Question: Making sense of Gene Ontology graph relations
0
gravatar for LankyCyril
5.1 years ago by
LankyCyril0
Russian Federation
LankyCyril0 wrote:

I'm trying to understand the logic behind the Gene Ontology annotations.

Let's take one gene, for example: ENSG00000198570. When passed into BioMart, it tells me there are three GO term accession IDs. Visualized within the GO tree, they look like this:

All three of them are offspring of biological_process; two of them are offspring of single-organism process.

Ultimately, I want to be able to analyze quite a big set of genes and see whether they cluster into big and/or small groups with same function. Therefore, e.g., if both are reported as offspring of protein binding, I would be able to immediately know that they are protein binding and biological_process themselves.

 

Right now the only option seems to be to traverse the GeneOntology XML, bottom to top, for each GO term, but it's stupidly inefficient. Maybe there's something obvious I'm missing or there's a piece of software out there that can do just what I need?

I hope what I'm saying is making sense to you.

gene ontology function gene • 1.7k views
ADD COMMENTlink modified 5.1 years ago • written 5.1 years ago by LankyCyril0
1
gravatar for mikhail.shugay
5.1 years ago by
mikhail.shugay3.3k
Czech Republic, Brno, CEITEC
mikhail.shugay3.3k wrote:

The reported terms are the most specific categories (i.e. internal vertices/leaves in the GO tree of the lowest level) for that gene. If I understood you correctly, you're asking why parent vertices are not included. Well this would make GO annotation far more redundant, increase data size and make it harder (in some way) to analyze.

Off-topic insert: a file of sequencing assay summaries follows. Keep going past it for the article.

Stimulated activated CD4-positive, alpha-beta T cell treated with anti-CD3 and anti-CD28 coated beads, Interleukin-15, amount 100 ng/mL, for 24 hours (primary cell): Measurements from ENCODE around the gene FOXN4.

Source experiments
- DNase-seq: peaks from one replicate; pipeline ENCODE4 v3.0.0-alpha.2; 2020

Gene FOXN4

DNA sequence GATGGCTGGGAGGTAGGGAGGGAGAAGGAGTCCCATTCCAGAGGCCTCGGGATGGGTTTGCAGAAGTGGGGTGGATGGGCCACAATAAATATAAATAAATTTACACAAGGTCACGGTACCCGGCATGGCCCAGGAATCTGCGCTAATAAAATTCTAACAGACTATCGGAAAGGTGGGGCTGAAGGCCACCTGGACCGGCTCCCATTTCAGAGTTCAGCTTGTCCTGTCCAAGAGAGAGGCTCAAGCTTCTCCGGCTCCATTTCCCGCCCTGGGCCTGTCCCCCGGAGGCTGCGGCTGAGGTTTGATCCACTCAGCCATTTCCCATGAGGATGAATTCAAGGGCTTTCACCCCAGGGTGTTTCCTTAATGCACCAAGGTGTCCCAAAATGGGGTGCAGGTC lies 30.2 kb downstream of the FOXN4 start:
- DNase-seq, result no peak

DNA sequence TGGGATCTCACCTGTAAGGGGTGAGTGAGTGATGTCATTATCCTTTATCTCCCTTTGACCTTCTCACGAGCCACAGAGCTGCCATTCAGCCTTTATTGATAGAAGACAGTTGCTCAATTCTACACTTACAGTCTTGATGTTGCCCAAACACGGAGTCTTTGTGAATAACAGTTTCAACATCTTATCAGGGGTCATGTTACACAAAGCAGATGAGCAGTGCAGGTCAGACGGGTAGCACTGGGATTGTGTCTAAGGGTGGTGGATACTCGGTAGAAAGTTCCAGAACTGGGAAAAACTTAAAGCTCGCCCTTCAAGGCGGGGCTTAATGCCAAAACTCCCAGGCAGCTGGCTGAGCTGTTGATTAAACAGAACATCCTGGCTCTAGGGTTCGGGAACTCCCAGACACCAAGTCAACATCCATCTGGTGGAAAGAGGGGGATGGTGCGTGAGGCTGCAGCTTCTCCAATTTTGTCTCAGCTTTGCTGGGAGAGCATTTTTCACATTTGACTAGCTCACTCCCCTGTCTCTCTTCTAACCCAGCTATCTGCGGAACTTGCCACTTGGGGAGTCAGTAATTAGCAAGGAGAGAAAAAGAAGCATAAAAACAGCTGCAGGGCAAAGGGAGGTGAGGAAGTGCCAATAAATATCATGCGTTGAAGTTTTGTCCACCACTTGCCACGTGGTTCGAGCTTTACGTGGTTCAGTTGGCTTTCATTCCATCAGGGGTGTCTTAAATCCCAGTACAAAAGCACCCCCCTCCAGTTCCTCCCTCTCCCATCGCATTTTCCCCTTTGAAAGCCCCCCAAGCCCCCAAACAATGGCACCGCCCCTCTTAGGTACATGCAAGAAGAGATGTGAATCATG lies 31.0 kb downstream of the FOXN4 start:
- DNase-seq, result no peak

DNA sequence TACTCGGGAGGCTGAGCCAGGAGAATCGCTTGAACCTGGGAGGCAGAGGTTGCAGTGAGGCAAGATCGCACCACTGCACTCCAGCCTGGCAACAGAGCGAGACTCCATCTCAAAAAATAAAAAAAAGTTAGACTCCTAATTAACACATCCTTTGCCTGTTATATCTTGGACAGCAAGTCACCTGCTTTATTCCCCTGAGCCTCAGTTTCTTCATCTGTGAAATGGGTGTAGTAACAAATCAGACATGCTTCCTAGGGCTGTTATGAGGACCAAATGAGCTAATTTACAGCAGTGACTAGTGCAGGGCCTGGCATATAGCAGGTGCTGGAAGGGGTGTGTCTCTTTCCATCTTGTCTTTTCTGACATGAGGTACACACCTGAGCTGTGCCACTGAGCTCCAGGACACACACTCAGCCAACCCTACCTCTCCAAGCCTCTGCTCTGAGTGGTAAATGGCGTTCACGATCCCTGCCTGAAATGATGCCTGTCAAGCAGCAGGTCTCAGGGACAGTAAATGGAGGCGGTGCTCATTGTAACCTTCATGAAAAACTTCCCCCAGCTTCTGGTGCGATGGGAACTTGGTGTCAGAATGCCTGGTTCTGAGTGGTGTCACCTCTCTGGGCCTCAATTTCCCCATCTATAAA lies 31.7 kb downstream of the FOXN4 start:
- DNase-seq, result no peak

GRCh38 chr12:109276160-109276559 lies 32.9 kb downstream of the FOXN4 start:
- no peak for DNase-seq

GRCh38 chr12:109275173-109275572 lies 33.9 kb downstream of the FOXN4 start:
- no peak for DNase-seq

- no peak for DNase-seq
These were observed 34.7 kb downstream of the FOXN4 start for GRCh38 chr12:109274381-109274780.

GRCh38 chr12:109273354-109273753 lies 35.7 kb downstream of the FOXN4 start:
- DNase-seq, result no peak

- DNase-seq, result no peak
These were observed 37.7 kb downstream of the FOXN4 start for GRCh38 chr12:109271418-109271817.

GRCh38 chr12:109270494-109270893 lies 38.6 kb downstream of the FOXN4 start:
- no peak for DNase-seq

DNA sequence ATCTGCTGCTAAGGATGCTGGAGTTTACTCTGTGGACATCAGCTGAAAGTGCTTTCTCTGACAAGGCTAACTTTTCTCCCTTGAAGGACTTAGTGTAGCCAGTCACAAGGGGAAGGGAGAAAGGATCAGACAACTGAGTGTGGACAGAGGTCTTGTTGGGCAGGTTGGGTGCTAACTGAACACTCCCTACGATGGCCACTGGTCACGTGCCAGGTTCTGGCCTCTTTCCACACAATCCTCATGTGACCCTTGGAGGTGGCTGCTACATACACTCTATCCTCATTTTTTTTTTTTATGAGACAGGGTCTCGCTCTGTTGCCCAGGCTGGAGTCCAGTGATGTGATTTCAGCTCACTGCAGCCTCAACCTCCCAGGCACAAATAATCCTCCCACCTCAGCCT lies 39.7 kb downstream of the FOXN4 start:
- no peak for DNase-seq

To have a look how the task of grouping genes while taking into account interrelationships between GO categories can be solved this paper could be a good starting point (http://www.ncbi.nlm.nih.gov/pmc/articles/PMC328459/). It describes the algorithm EASE which is implemented in DAVID web service (http://david.abcc.ncifcrf.gov/). Of course there might be some novel cool stuff in this field.

ADD COMMENTlink written 5.1 years ago by mikhail.shugay3.3k

You're right; including parent vertices would bulk up the database considerably... The source of my confusion was probably the fact that for some genes in my dataset it did report just stuff like "growth" or "protein binding", not some more specific function, so at first I thought that it would report parent vertices as well.

Thanks for the links!

I have edited the original question a bit in the wake of your answer... Just in case someone else comes along and proposes a rival solution.

ADD REPLYlink modified 5.1 years ago • written 5.1 years ago by LankyCyril0

I suggest that the situation you've described with reporting more high-level categories for some genes could be explained as follows: it is harder and more evidence-demanding to assign a more concrete category to a gene, and the genes that are less-studied are classified with a lower specificity

ADD REPLYlink written 5.1 years ago by mikhail.shugay3.3k
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